I'm running a mic into a small mixing board, and then taking the signal from the headphone jack on the board and running it into a laptop. Well, specifically, the mic port on the docking bay of the laptop.

When I listen to the signal coming from the mixing board on my headphones, it sounds fine. When I run an MP3s player directly into the mic port on the dock, it records fine too.

But when I run the phones jack to the mic input, the recording is awful. I don't even get a signal.

What could cause that?

We've tried playing with the mic levels. Tonight, the whole IT department tried to isolate the problem and fix it, but we don't have a lot of audio equipment to test with. Still, no luck. Thoughts?

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    awful and no signal are very different things in my understanding. can you please clarify what exactly yo mean by that? – Eugene S Jul 8 '16 at 6:20
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    Stereo to mono, ground loop, mismatched impedances... the list goes on. Don't mix line level & mic level, they don't fit. – Tetsujin Jul 8 '16 at 8:36
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    Like @Tetsujin said, this is a bad idea, but I've done stupider things in the past. On this occasion, it's a fail for numerous possible reasons! Check this thread on the subject for more details: arstechnica.com/civis/viewtopic.php?t=128977 – Marc W Jul 8 '16 at 14:08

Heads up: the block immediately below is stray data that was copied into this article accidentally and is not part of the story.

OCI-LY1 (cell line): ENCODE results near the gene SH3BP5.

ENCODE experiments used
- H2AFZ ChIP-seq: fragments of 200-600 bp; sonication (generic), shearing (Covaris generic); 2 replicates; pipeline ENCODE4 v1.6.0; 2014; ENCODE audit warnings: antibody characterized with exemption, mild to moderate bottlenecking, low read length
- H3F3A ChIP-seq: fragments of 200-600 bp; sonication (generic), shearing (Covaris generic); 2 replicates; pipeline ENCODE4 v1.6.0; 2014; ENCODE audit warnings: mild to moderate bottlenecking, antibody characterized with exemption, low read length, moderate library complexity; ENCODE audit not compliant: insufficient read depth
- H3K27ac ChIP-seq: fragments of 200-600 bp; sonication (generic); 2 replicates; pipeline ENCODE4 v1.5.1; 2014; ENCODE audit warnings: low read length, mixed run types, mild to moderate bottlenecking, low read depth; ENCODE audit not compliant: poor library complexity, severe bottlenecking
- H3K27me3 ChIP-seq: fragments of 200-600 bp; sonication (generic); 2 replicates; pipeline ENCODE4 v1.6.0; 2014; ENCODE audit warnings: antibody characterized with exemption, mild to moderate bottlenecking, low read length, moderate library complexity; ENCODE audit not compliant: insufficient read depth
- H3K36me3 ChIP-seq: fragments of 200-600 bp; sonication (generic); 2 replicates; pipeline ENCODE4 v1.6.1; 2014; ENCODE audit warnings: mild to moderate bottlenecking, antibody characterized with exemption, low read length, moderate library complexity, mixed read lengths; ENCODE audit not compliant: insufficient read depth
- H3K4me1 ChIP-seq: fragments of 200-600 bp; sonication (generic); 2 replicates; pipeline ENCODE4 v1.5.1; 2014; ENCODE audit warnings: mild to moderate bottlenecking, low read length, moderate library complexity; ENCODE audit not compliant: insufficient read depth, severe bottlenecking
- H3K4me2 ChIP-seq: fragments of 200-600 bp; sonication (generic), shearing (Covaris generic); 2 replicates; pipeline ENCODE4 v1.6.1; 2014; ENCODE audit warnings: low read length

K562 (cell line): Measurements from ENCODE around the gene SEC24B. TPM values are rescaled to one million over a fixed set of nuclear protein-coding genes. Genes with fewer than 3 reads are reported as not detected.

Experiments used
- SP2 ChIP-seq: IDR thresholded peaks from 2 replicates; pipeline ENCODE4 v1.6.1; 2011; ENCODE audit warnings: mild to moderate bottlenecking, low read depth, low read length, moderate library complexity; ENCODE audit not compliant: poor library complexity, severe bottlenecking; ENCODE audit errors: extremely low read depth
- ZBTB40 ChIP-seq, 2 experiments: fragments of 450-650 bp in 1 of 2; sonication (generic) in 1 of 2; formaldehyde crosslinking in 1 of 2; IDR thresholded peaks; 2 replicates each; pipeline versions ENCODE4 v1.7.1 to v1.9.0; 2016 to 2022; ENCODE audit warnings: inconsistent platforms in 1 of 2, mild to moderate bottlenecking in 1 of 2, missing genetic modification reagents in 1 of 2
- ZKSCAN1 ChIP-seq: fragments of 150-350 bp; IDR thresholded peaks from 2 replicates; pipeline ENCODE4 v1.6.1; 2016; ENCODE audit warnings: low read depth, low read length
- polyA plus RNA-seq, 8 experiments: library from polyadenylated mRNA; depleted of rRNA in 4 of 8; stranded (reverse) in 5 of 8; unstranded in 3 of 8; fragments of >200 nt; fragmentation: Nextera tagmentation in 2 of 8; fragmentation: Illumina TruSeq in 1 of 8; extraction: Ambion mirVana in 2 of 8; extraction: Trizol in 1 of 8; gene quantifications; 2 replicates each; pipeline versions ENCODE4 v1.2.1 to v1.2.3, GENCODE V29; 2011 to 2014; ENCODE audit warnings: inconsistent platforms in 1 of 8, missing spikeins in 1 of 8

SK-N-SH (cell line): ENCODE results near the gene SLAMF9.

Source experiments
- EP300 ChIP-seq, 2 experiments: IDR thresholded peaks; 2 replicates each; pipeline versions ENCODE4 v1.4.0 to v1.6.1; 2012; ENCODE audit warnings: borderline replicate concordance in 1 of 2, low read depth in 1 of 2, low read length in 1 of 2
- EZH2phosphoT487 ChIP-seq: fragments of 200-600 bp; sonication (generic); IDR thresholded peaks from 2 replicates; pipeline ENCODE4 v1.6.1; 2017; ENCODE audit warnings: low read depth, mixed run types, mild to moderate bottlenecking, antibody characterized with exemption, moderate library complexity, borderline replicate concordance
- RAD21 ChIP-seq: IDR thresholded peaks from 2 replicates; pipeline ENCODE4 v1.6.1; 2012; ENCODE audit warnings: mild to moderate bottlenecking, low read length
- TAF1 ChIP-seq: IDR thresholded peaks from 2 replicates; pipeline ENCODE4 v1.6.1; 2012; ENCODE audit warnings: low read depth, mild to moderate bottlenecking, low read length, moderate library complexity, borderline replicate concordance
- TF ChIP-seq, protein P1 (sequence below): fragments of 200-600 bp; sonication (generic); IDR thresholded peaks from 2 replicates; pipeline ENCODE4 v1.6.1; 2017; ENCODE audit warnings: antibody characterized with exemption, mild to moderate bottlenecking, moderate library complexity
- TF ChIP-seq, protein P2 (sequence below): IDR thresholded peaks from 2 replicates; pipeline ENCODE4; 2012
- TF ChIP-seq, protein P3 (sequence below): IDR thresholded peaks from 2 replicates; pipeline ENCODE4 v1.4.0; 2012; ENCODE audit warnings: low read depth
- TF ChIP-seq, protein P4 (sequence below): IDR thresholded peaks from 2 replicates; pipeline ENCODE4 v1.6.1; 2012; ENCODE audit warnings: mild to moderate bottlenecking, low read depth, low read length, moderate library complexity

• We plug speakers into the phones jack coming from the mixer and it sounds beautiful. We can send audio from my cell phone into the computer's mic jack and it sounds fine. But when we send the phones jack to the mic jack, there's a loud buzz and a faint signal. High signal-to-noise ratio. Is there any way we could adapt line and mic level? @EugeneS – Slothario Jul 8 '16 at 20:08
  • Slothario - don't use mic in. You need line in. – Rory Alsop Jul 8 '16 at 20:16

Turns out the issue wasn't mic or line levels, but ground loop hum.

We were kind of limited by the hardware available. All we had were laptop docking ports with one junky mic in port. We were able to fix the problem by buying a computer and sending the phones to the line in/mic port. My (admittedly amateur) theory is that the laptop wasn't grounded like everything else was, and the PC had actual grounding in the common ground.

Or maybe the PC's sound card just had better hardware. Hmm.

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